Because of medical and surgical advances that allow for an earlier and more accurate diagnosis and safer, more aggressive treatment, feline AMP should be considered a manageable and potentially curable disease.1,7 Consistent and thorough patient monitoring and client communication are paramount to successful long-term outcomes. The chronic nature of this disease requires that the owner of a cat with AMP be adequately prepared for the time, potential disappointment, and financial commitments associated with treatment. Unsuccessful treatment or no treatment results in disease progression, debilitation, pain, and death or euthanasia.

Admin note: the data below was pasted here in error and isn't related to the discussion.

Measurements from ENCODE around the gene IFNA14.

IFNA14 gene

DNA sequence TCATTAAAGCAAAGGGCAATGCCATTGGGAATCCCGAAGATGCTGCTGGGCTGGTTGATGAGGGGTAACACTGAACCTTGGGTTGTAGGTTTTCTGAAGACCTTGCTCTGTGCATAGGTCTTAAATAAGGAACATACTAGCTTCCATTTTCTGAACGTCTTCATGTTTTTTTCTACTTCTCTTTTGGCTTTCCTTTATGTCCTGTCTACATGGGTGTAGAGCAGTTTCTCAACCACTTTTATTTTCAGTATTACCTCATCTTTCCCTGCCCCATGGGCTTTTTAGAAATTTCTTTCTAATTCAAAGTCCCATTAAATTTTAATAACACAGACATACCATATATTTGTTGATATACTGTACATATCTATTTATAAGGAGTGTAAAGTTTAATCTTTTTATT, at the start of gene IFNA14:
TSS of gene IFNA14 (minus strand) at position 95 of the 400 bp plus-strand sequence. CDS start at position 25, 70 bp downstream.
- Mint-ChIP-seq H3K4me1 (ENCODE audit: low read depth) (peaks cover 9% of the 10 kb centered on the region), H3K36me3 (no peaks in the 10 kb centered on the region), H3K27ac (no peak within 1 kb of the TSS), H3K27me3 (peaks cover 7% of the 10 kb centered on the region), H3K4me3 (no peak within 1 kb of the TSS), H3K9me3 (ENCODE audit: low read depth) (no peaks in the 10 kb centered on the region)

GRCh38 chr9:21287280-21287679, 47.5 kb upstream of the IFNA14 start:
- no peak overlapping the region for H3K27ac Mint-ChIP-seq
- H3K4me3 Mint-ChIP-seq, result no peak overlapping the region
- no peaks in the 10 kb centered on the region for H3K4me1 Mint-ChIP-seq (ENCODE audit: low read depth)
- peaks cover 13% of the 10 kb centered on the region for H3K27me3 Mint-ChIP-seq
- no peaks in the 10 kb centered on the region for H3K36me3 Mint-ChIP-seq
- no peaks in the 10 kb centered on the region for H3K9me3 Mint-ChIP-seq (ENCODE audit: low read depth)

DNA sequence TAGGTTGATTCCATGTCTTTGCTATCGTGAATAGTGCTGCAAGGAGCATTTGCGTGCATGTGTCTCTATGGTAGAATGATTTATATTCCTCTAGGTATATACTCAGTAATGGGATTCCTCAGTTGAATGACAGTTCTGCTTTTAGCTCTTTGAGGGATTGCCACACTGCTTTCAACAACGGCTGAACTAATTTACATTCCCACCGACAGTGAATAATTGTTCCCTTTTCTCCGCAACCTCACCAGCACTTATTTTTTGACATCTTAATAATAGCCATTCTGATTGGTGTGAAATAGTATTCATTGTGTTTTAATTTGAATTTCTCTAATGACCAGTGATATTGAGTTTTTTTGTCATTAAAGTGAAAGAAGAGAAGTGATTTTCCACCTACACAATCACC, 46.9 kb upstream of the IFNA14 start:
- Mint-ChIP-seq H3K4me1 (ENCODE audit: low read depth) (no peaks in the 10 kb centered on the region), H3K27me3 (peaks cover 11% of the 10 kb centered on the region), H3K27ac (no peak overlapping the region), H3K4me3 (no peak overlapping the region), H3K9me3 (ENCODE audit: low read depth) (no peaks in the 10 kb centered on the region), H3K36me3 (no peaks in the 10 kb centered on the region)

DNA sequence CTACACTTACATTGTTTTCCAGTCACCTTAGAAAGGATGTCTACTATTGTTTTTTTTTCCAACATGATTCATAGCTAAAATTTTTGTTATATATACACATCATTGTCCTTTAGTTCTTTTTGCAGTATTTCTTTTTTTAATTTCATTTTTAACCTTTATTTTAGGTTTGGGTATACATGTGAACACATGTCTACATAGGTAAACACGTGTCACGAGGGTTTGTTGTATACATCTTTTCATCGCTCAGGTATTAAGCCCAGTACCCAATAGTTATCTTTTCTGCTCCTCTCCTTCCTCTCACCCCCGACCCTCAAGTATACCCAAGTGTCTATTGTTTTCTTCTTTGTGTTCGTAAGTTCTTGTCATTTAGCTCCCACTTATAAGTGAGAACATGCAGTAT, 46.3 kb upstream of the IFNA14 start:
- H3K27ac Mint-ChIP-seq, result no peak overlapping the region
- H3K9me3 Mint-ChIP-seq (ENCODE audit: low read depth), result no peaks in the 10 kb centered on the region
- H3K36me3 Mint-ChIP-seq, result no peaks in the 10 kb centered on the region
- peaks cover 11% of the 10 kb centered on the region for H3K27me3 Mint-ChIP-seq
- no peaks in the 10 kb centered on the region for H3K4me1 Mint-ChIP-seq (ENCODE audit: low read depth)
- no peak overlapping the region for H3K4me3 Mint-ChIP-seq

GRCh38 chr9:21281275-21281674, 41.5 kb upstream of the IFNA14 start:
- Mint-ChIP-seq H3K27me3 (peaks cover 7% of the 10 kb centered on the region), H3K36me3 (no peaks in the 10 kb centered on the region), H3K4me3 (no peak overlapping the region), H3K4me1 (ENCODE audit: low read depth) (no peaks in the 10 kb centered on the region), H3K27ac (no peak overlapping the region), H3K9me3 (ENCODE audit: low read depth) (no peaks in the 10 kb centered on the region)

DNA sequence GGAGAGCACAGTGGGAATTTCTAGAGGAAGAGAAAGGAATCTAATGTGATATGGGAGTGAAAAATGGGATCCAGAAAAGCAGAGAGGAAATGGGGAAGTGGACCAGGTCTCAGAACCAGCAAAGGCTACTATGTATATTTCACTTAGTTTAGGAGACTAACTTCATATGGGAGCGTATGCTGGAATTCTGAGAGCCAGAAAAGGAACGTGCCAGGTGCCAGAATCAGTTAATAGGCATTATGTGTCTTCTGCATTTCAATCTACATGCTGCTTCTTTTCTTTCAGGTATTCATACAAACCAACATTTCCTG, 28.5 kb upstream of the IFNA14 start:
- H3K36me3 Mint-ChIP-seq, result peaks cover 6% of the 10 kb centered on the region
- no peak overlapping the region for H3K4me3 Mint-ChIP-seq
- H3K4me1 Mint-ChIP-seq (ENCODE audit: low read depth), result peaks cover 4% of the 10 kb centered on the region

Thomas O. Manning, DVM, MS, DACVD

John H. Rossmeisl Jr., DVM, MS, DACVIM (internal medicine and neurology)

Otto I. Lanz, DVM, DACVS

Department of Small Animal Clinical Sciences

Virginia-Maryland Regional College of Veterinary Medicine

Virginia Tech

Blacksburg, VA 24061